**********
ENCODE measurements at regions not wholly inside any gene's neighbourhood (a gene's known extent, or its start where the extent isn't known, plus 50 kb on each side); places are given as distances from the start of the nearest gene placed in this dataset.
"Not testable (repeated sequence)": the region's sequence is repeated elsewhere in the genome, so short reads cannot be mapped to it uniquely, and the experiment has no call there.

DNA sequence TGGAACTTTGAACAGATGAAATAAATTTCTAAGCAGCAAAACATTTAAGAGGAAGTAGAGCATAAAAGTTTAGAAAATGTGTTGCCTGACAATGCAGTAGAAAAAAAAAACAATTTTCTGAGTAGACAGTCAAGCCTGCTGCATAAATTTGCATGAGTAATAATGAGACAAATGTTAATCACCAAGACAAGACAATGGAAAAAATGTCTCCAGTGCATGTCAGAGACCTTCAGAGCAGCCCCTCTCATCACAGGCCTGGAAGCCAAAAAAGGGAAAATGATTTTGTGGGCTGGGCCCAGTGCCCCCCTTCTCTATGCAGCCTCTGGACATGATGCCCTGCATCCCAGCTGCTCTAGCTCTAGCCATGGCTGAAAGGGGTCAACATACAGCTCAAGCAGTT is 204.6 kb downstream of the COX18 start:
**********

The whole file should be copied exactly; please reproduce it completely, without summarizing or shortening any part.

ENCODE measurements at regions not wholly inside any gene's neighbourhood (a gene's known extent, or its start where the extent isn't known, plus 50 kb on each side); places are given as distances from the start of the nearest gene placed in this dataset.
"Not testable (repeated sequence)": the region's sequence is repeated elsewhere in the genome, so short reads cannot be mapped to it uniquely, and the experiment has no call there.

DNA sequence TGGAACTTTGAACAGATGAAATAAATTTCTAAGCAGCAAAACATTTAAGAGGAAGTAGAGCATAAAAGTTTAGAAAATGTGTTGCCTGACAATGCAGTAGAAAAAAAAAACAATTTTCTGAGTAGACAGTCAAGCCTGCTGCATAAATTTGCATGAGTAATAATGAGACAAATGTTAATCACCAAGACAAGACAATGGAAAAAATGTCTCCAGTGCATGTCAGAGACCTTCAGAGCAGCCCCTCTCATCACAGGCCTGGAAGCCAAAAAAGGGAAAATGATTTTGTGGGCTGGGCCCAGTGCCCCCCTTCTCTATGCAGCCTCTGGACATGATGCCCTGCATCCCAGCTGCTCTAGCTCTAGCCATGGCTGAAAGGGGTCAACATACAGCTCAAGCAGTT is 204.6 kb downstream of the COX18 start: